“Marriage isn’t one of the easier relationships.” This line, uttered by Fredrik Egerman (played by Will Emory) in the second act, sums up the storyline of Stephen Sondheim and Hugh Wheeler’s musical A Little Night Music. Now running at the Audrey Herman Spotlighters Theatre in Baltimore, A Little Night Music features the classic Sondheim sound in a story that Director Fuzz Roark calls “strangely sweet.”
A Little Night Music tells the story of the entanglement of three families: the Egermans, the Armfeldts and the Malcolms. Widowed lawyer Fredrik Egerman (Will Emory) is just shy of his first anniversary with his 18 year-old second wife Anne (Laura Kavinski). Although Anne idolizes her much older husband and brags about having a “husband who spoils me shamelessly,” she is afraid of making love to him and remains a virgin. After attending a performance of his former lover Desire Armsfeldt (Michele Jenkins Guyton)’s latest show, Fredrik visits Desire in her dressing room, rekindling their former romance. Unfortunately, Desire’s other lover, Count Carl Magnus Malcolm (Jimmy Heyworth) is very possessive of his mistress and will not give up Desire without a fight. Once the secrets of these lovers are made public, the characters are forced to decide who in their lives are worth fighting for.
Will Emory and Michele Jenkins Guyton’s chemistry as Fredrik and Desire is apparent from the first moment the two lock eyes onstage during the song “Remember.” There is electricity between these two that does not fade throughout the show. The character Anne is very much a child playing the grown-up role of a wife. Laura Kavinski portrays Anne to a tee, as she flits across the stage in a pretty dress in one scene but then spouts high-pitched wails at the news of her husband’s infidelity only minutes later. Jeffrey Coleman plays Fredrik’s adult son Henrik, a student home for a visit from the seminary, and does well with portraying Henrik’s awkwardness towards women, but it is extremely hard to decipher what he is speaking his lines.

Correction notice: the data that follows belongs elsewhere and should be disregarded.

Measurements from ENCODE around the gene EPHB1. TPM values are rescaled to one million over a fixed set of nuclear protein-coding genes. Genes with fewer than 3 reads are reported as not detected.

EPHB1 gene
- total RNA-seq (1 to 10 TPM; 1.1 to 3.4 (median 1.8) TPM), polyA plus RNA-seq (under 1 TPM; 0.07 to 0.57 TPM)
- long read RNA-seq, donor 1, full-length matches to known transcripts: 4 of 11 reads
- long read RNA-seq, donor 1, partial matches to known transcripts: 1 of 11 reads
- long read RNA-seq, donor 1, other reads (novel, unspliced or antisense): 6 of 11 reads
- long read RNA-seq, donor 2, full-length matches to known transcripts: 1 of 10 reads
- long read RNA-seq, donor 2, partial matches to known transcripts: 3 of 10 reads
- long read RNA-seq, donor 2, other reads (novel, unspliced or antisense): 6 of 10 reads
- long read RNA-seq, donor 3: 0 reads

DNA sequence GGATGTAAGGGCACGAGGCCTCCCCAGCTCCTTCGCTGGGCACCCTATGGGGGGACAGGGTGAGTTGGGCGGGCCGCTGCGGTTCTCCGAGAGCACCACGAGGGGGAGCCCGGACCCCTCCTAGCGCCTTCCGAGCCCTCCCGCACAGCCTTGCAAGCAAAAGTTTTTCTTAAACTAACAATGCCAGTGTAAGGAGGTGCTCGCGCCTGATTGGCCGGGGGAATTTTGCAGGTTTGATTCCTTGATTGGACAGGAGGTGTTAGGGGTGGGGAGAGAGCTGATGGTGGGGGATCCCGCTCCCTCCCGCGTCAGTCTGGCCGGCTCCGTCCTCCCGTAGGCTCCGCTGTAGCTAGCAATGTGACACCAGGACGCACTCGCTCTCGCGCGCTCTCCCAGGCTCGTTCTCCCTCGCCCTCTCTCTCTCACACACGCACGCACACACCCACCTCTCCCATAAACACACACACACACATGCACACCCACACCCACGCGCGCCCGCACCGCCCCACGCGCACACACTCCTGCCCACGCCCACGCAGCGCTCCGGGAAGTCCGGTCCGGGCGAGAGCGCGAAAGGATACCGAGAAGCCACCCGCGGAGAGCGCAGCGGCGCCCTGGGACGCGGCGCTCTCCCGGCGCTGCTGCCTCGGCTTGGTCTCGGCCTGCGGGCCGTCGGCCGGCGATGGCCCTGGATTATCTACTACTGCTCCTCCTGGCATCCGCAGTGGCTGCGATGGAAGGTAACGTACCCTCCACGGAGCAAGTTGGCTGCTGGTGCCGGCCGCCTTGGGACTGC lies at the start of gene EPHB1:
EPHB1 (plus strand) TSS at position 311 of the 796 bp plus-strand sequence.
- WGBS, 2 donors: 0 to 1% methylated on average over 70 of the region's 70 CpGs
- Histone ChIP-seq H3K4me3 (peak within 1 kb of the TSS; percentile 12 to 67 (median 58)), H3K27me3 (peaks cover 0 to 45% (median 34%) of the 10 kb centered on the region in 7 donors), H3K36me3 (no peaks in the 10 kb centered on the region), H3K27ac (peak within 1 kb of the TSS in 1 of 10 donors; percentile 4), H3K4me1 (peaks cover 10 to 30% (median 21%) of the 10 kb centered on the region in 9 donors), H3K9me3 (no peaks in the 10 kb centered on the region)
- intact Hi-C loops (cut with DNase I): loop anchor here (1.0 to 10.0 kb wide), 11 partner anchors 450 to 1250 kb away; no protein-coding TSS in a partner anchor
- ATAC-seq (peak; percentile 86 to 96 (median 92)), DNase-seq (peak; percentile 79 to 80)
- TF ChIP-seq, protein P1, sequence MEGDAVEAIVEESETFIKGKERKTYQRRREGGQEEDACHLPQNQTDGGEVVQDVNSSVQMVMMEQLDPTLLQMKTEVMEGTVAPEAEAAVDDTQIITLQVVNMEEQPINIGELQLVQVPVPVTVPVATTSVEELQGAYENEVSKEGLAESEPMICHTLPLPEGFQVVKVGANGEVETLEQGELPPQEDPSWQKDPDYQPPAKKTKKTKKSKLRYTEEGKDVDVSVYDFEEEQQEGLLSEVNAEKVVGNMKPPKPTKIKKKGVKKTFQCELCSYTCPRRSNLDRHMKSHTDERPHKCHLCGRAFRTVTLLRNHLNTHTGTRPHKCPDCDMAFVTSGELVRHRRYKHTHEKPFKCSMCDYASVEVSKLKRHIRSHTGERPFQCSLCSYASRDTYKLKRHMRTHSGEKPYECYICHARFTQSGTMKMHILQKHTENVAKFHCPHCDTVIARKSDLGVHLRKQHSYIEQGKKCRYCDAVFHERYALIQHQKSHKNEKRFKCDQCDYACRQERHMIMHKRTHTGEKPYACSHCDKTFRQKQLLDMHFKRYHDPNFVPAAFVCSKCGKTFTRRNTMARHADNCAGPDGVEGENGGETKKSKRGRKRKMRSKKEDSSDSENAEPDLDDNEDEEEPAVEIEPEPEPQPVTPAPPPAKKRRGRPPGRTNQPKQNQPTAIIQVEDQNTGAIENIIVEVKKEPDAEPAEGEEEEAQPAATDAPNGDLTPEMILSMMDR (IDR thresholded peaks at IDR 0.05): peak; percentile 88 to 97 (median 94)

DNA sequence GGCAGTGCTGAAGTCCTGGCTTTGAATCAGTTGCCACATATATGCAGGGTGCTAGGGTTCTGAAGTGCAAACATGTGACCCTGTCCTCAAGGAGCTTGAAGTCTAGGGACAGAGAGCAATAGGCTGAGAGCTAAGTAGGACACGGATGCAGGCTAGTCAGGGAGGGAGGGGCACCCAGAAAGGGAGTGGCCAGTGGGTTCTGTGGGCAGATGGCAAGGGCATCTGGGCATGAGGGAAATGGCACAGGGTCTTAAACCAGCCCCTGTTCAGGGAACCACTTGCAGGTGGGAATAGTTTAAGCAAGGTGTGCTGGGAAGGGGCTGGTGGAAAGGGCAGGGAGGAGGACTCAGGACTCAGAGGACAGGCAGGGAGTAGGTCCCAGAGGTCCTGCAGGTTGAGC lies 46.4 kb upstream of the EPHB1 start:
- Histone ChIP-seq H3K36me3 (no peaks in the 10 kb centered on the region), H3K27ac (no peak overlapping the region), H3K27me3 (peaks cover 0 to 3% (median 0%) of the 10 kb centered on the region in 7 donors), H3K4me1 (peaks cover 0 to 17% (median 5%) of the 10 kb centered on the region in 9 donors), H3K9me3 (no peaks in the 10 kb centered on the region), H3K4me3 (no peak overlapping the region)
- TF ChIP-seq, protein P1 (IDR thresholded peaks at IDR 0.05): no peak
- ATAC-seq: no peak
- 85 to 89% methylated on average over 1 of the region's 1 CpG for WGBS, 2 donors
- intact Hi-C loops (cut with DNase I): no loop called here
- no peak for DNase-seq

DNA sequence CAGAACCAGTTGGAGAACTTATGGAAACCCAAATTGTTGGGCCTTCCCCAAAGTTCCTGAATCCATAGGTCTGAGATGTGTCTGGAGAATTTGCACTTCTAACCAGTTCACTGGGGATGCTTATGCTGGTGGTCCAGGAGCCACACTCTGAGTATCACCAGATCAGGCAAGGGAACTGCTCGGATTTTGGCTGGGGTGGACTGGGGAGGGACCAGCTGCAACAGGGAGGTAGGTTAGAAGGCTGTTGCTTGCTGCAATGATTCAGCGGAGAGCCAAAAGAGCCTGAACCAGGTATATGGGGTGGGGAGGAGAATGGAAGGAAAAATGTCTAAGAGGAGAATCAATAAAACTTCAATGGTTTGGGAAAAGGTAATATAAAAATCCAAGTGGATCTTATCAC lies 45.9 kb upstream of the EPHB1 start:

Meghan Fluke is charming as Desire’s daughter Fredrika, and Desire’s mother Madame Armfeldt (Suzanne Young) is a font of knowledge who is constantly offering her granddaughter lessons on life, such as “Never marry or dally with a Scandinavian -they’re all insane.” Jimmy Heyworth was every bit the military leader when he addresses his adversary Fredrik.
Two shining stars in the performance are Coby Kay Callahan and Angela Sullivan. Callahan’s portrayal of the lusty maid Petra is superb, and she offers the right mix of sensuality and vulnerability. As the naughty number “The Miller’s Son” draws to a close, there is pain in Callahan’s eyes as Petra spies her secret love in the arms of another woman. Sullivan’s Countess Charlotte Malcolm is spectacularly sassy, as sarcastic comments drip from her lips. But like Petra’s character, Charlotte is not as strong as she thinks and still desires her husband’s love.
Heather C. Jackson’s costumes are both beautiful and intelligently-chosen. Innocents Anne and Fredrika are always in pink and white, while the more mature Fredrik and Desire dazzle in red and black. The Leisbesleiders (Edwin Perez, Kristen Zwobot, Hillary LaBonte, George Wilkerson, and Holly Gibbs), who narrate the story almost in the fashion of a Greek drama’s Chorus, are in dapper tuxedos and muted grey and blue dresses, as they blend into the “little night” created by Lighting Designer Fuzz Roark. Roark also designed the simple set consisting of Anne’s dressing table, red velvet covered seats and a blue and silver brocade bench, which is just right and does not distract from the complexity of the plot. Keyboardist Michael Tan, percussionist Chris Marino and bass player Nick Fugate create beautifully toned music that made me want to join the actors onstage for a waltz.
From “Tonight” in West Side Story to “Last Midnight” in Into the Woods, Sondheim’s songs are made for strong, passionate voices. The Leisbesleiders’ voices often show strength, but when their voices are at full power, they are difficult to understand, especially during the opening number of “Night Waltz.” Emory and Guyton’s duet “You Must Meet My Wife” and Kavinski and Sullivan’s “Everyday a Little Death” are very entertaining. I wish the timeless solo “Send in the Clowns” was sung with more power as it was when Emory and Guyton reprise the song during “Finale” as a duet, which was full of strength and emotion.
An evening immersed in the beautiful work of Stephen Sondheim is always a treasure. By joining the cast at Spotlighters, you too can lose yourself in A Little Night Music.
A Little Night Music runs through July 24th at the Audrey Herman Spotlighters Theatre at 817 St. Paul Street, Baltimore, MD. For tickets, call (410) 752-1225, email firstname.lastname@example.org, or order online. The running time of the show is 2 hours and 30 minutes plus a brief intermission.